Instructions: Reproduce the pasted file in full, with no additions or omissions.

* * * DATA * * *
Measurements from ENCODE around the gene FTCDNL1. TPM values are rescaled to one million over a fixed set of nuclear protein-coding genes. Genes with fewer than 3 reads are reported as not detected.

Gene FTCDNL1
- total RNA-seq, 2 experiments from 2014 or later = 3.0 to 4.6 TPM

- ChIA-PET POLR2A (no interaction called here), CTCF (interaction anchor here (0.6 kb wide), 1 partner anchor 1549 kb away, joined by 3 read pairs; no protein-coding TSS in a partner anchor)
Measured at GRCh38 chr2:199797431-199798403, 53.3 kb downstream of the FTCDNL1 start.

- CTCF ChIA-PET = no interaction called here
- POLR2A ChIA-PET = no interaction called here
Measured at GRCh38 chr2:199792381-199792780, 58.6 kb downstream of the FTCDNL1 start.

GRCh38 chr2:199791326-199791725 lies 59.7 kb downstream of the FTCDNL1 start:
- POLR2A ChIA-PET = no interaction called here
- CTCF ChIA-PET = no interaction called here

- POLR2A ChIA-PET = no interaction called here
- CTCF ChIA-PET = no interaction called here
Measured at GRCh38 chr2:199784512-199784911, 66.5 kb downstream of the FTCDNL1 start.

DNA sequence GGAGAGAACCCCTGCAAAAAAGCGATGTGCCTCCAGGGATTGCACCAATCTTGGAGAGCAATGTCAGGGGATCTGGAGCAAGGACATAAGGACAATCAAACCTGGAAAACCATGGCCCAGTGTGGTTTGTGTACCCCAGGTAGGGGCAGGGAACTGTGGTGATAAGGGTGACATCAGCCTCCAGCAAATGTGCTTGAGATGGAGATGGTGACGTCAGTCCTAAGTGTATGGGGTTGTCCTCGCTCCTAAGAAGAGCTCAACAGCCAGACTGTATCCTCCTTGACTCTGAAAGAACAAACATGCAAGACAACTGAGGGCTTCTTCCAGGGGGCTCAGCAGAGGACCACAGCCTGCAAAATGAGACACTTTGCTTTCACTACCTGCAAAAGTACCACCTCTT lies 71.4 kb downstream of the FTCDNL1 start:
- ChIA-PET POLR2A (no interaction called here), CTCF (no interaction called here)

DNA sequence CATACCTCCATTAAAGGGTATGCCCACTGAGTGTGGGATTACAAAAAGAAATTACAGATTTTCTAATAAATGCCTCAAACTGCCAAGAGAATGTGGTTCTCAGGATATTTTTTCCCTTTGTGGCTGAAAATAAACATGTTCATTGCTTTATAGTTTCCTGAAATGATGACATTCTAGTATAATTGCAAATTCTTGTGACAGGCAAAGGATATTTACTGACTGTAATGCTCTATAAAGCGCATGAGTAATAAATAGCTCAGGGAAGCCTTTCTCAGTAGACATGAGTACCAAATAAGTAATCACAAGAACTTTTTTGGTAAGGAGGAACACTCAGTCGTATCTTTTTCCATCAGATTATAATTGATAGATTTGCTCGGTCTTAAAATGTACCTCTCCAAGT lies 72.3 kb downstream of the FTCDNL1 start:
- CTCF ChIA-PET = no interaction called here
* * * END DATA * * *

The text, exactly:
Measurements from ENCODE around the gene FTCDNL1. TPM values are rescaled to one million over a fixed set of nuclear protein-coding genes. Genes with fewer than 3 reads are reported as not detected.

Gene FTCDNL1
- total RNA-seq, 2 experiments from 2014 or later = 3.0 to 4.6 TPM

- ChIA-PET POLR2A (no interaction called here), CTCF (interaction anchor here (0.6 kb wide), 1 partner anchor 1549 kb away, joined by 3 read pairs; no protein-coding TSS in a partner anchor)
Measured at GRCh38 chr2:199797431-199798403, 53.3 kb downstream of the FTCDNL1 start.

- CTCF ChIA-PET = no interaction called here
- POLR2A ChIA-PET = no interaction called here
Measured at GRCh38 chr2:199792381-199792780, 58.6 kb downstream of the FTCDNL1 start.

GRCh38 chr2:199791326-199791725 lies 59.7 kb downstream of the FTCDNL1 start:
- POLR2A ChIA-PET = no interaction called here
- CTCF ChIA-PET = no interaction called here

- POLR2A ChIA-PET = no interaction called here
- CTCF ChIA-PET = no interaction called here
Measured at GRCh38 chr2:199784512-199784911, 66.5 kb downstream of the FTCDNL1 start.

DNA sequence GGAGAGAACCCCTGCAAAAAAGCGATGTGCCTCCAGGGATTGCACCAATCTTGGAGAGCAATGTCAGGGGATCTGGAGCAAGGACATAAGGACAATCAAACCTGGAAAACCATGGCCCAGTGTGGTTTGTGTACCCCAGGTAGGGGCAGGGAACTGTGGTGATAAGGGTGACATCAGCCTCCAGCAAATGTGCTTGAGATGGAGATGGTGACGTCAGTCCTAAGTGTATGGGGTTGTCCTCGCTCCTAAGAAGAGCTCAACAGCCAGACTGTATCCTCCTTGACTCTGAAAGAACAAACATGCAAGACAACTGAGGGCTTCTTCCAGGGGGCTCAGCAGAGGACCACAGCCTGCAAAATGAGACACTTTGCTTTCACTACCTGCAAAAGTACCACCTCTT lies 71.4 kb downstream of the FTCDNL1 start:
- ChIA-PET POLR2A (no interaction called here), CTCF (no interaction called here)

DNA sequence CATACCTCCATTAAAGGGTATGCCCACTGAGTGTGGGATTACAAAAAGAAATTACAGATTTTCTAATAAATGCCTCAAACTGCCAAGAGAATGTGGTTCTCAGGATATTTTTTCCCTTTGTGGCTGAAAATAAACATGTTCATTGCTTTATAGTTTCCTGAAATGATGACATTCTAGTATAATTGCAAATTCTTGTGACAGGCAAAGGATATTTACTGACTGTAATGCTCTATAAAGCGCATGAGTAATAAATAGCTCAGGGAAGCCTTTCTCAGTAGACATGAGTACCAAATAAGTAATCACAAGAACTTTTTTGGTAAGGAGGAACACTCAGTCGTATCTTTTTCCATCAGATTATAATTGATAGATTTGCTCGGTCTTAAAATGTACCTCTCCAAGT lies 72.3 kb downstream of the FTCDNL1 start:
- CTCF ChIA-PET = no interaction called here